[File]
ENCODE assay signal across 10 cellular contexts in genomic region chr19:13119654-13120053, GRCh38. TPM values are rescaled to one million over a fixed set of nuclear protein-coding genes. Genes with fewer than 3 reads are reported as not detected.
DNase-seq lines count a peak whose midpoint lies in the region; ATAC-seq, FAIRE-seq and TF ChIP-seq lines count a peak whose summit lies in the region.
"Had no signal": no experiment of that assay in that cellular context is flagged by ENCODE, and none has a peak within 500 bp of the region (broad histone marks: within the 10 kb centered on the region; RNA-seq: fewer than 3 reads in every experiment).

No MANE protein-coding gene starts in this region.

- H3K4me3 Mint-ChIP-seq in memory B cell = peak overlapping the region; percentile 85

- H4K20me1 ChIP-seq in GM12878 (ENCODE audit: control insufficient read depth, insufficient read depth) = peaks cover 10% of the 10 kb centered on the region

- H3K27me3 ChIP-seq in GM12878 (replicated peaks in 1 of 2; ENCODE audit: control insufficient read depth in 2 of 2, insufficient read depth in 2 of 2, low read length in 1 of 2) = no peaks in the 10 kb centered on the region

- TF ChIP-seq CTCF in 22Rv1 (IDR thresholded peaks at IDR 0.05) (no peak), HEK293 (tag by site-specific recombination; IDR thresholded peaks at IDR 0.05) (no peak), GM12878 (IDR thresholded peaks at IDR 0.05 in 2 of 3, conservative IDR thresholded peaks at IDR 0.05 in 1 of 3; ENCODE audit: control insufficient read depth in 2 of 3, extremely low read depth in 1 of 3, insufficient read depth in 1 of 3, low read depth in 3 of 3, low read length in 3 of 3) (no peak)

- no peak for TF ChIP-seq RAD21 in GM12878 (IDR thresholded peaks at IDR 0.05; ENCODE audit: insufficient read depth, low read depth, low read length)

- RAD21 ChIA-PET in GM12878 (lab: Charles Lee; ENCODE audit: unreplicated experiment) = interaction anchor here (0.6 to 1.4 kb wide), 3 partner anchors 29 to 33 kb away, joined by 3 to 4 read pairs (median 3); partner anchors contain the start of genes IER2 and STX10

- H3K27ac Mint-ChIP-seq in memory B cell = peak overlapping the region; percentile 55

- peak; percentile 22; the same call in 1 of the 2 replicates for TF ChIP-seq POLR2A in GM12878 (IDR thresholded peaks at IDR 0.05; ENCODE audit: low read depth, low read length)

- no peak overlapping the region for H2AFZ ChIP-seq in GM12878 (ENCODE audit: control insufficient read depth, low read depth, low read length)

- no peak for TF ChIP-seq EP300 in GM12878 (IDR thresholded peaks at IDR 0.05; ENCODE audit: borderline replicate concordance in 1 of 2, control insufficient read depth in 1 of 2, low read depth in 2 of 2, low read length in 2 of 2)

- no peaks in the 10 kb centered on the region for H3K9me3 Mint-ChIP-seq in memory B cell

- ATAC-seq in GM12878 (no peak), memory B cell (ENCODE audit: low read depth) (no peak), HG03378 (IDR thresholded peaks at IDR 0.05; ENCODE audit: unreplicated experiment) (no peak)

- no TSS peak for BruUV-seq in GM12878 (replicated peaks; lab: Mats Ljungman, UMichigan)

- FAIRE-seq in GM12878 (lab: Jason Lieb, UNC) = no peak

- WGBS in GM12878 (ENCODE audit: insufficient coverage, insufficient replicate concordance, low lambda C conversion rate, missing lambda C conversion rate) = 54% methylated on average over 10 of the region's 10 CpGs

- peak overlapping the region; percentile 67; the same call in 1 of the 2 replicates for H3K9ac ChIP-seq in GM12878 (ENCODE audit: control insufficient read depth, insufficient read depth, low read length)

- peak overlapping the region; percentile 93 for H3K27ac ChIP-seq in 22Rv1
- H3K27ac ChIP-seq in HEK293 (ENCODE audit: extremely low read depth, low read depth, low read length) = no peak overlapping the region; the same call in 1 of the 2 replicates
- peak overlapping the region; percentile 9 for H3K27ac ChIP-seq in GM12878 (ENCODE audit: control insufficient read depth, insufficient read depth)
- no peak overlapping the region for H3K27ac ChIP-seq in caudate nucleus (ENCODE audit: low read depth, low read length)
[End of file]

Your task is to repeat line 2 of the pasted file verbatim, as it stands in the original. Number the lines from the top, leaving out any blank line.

DNase-seq lines count a peak whose midpoint lies in the region; ATAC-seq, FAIRE-seq and TF ChIP-seq lines count a peak whose summit lies in the region.